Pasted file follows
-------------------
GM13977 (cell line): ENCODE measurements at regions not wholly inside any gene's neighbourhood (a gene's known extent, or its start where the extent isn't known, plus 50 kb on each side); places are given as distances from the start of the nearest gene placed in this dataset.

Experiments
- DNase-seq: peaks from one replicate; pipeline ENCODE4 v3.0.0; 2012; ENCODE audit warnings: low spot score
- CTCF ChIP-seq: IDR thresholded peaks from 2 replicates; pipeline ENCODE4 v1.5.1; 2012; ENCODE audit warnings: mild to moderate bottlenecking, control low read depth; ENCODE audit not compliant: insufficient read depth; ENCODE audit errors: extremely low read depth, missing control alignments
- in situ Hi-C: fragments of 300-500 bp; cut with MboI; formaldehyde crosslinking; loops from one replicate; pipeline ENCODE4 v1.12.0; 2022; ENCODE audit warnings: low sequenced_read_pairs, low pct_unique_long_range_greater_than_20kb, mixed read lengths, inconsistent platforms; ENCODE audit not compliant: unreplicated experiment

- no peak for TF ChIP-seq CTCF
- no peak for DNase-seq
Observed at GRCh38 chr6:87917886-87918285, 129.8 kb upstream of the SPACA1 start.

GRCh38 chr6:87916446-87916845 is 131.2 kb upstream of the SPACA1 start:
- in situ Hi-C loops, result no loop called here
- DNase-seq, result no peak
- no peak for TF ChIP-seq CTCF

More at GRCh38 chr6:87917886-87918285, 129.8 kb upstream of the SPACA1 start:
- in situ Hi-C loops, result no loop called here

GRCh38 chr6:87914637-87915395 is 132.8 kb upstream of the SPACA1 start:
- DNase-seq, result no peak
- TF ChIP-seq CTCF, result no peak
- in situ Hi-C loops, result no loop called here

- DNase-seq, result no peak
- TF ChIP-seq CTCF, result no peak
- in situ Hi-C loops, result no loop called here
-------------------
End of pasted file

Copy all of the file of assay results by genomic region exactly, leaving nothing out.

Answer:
GM13977 (cell line): ENCODE measurements at regions not wholly inside any gene's neighbourhood (a gene's known extent, or its start where the extent isn't known, plus 50 kb on each side); places are given as distances from the start of the nearest gene placed in this dataset.

Experiments
- DNase-seq: peaks from one replicate; pipeline ENCODE4 v3.0.0; 2012; ENCODE audit warnings: low spot score
- CTCF ChIP-seq: IDR thresholded peaks from 2 replicates; pipeline ENCODE4 v1.5.1; 2012; ENCODE audit warnings: mild to moderate bottlenecking, control low read depth; ENCODE audit not compliant: insufficient read depth; ENCODE audit errors: extremely low read depth, missing control alignments
- in situ Hi-C: fragments of 300-500 bp; cut with MboI; formaldehyde crosslinking; loops from one replicate; pipeline ENCODE4 v1.12.0; 2022; ENCODE audit warnings: low sequenced_read_pairs, low pct_unique_long_range_greater_than_20kb, mixed read lengths, inconsistent platforms; ENCODE audit not compliant: unreplicated experiment

- no peak for TF ChIP-seq CTCF
- no peak for DNase-seq
Observed at GRCh38 chr6:87917886-87918285, 129.8 kb upstream of the SPACA1 start.

GRCh38 chr6:87916446-87916845 is 131.2 kb upstream of the SPACA1 start:
- in situ Hi-C loops, result no loop called here
- DNase-seq, result no peak
- no peak for TF ChIP-seq CTCF

More at GRCh38 chr6:87917886-87918285, 129.8 kb upstream of the SPACA1 start:
- in situ Hi-C loops, result no loop called here

GRCh38 chr6:87914637-87915395 is 132.8 kb upstream of the SPACA1 start:
- DNase-seq, result no peak
- TF ChIP-seq CTCF, result no peak
- in situ Hi-C loops, result no loop called here

- DNase-seq, result no peak
- TF ChIP-seq CTCF, result no peak
- in situ Hi-C loops, result no loop called here